This week in our WiCipedia roundup: Gen Z enters the workforce; pay gap inequality is not solved yet; harassment is the norm for women in tech, and more.
Tired of hearing about millennials yet? Then welcome Gen Z. This generation (born in 1997 or later) will enter the workforce this year, and is expected to "transform the tech industry." According to Beta News, Gen Z consists of digital natives who seek diversity and change -- just what the industry needs. Many of them have been coding for the bulk of their short lifespans, and look outside the box when it comes to all aspects of a career in tech. For example, a smaller portion of the younger generation of women (compared to older generations) believe Silicon Valley will remain the epicenter of tech, looking instead to Asia for a new hotspot. We eagerly anticipate what change they will bring. (See WiCipedia: Gen Z Changemakers, MotherCoders & Keeping Women in Tech.)
While women make up less than a third of leadership positions at most tech companies, Blue Blaze Associates, a digital firm in Delaware, touts a 100% female leadership team. Technical.ly explains that not only is the company run by women, it's also run by older women -- even more rare in our current tech landscape. Marketing Director Wendy Scott explains the upside of not being the normal techie demographic: "None of us are young enough to be digital natives. We've had to constantly relearn and retool our skills as tech has changed around us. So when we come in with some shiny new solution for a client that they have to learn, we know what that feels like." (See WiCipedia: Moms at Work, Ageism in Tech & Girls in Boys' Clubs.)
A new study from Hired reveals that while wage inequality has certainly lessened this year, it's still a prevalent issue. The pay gap has shrunk to 3% between white men and white women in tech, down 1% from the last two years. That percentage widens when comparing any other minority group of women to white or Asian men though. A whopping 65% of women report feeling discriminated against at work. Also at play is that more men than women are being offered interviews for positions, and companies offer men higher salaries off the bat when accepting a position. So while 3% doesn't seem like an amount that will break the bank, there's lots happening behind the scenes that affects how many women are even offered the same roles as men. (See WiCipedia: Companies With Values Should Be the Norm and WiCipedia: Hardwiring Sexism, Brogrammer Culture & Wall Street Fearmongering.)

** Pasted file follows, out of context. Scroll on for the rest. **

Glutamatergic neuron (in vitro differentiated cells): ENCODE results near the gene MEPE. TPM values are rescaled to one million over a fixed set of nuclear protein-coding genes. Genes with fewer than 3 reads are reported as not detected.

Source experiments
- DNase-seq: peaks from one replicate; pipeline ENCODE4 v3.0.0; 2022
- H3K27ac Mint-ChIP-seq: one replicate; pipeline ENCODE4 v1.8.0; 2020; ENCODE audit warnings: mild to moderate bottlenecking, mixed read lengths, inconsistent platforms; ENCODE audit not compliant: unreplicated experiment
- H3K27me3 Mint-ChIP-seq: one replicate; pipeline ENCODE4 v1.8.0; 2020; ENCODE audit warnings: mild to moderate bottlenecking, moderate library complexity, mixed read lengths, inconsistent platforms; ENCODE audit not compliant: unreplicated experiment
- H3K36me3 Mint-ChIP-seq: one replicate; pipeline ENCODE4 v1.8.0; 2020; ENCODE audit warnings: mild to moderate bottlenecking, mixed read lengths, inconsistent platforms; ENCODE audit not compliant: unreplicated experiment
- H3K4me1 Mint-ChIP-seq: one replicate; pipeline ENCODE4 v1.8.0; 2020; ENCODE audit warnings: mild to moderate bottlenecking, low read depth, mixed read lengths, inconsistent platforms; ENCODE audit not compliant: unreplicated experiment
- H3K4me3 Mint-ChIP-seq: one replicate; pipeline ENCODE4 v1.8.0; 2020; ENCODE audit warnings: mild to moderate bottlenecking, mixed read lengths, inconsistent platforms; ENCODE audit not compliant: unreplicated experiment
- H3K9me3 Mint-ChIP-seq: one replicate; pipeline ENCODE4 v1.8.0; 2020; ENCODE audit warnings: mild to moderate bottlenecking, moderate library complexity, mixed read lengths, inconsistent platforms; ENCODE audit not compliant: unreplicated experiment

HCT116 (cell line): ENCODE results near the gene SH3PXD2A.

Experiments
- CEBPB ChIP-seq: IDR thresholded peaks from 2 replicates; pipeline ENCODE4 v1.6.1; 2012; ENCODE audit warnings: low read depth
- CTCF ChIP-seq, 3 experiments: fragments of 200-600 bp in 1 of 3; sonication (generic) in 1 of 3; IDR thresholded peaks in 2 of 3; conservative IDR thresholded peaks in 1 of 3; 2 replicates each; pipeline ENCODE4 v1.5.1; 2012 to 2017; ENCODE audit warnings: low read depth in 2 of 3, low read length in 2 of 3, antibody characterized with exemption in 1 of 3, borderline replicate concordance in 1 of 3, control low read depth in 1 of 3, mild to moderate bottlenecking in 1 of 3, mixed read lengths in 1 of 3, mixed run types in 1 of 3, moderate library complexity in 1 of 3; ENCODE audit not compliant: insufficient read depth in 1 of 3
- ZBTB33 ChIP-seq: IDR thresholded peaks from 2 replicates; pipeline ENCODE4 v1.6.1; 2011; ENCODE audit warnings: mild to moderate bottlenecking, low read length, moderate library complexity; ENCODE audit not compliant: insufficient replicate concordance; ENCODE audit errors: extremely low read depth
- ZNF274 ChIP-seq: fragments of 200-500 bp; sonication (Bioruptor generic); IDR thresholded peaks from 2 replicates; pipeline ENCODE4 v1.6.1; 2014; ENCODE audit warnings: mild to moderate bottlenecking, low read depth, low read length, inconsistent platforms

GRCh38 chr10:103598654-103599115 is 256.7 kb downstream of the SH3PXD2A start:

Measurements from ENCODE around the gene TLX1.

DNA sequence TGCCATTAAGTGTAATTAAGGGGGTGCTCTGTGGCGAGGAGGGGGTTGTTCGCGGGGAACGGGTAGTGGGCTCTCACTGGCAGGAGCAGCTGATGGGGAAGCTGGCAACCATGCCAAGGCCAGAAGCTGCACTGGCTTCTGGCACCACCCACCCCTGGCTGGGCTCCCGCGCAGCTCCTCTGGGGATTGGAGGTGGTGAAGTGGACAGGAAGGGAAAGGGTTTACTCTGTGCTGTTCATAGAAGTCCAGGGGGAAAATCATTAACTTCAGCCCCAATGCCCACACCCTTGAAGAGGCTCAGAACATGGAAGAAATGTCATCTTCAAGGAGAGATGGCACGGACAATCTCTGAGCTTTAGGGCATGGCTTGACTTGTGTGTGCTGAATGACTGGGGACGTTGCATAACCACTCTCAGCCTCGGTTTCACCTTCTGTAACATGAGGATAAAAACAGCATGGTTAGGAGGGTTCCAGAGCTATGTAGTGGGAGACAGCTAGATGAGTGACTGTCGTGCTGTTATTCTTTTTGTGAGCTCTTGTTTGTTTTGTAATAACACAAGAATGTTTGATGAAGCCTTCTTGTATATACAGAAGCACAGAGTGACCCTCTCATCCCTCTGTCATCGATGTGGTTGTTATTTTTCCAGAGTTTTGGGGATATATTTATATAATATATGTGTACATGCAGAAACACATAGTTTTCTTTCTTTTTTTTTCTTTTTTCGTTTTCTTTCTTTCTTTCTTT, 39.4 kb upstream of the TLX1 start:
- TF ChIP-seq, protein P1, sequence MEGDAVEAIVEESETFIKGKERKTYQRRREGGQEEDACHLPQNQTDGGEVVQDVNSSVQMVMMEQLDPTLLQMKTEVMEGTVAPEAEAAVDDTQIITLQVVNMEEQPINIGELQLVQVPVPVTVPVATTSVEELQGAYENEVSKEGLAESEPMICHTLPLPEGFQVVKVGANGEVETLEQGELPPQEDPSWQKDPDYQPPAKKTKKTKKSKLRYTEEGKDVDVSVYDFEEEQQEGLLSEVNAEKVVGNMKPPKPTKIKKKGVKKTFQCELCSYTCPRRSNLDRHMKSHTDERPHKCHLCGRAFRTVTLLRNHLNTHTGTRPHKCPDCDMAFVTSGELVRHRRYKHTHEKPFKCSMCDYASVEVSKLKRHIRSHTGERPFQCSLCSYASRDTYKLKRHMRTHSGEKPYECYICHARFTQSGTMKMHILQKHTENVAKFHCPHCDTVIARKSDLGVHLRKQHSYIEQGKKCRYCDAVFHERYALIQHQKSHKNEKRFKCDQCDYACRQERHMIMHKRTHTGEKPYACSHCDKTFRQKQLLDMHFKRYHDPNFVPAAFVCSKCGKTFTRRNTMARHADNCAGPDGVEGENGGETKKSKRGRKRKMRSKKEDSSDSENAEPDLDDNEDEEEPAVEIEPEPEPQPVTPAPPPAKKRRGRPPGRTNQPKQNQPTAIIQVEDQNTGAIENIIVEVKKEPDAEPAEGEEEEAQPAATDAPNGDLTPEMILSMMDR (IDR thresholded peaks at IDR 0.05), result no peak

A recent study out of India from Indeed found that an overwhelming 87% of female employees consider quitting their jobs because of sexual harassment. She the People TV explains workplace harassment runs rampant in India. Though the study only comprised roughly 500 participants, nearly everyone included said they had experienced harassment at work, would leave a job because of it, felt more comfortable reporting it now than ever (because of the #MeToo movement) and wished their company did a better job of addressing sexual harassment in the workplace. Ironically, another recent study found women in tech in India are the happiest in the world in their roles. (See From Teddy Bear-Shaped Homes to Cloud RAN.)
This week in our WiC roundup: Girls in Tech makes biggest fundraising effort yet; Microsoft takes its Women in Cloud initiative on the road; women in developing countries pay the price for tech; and more.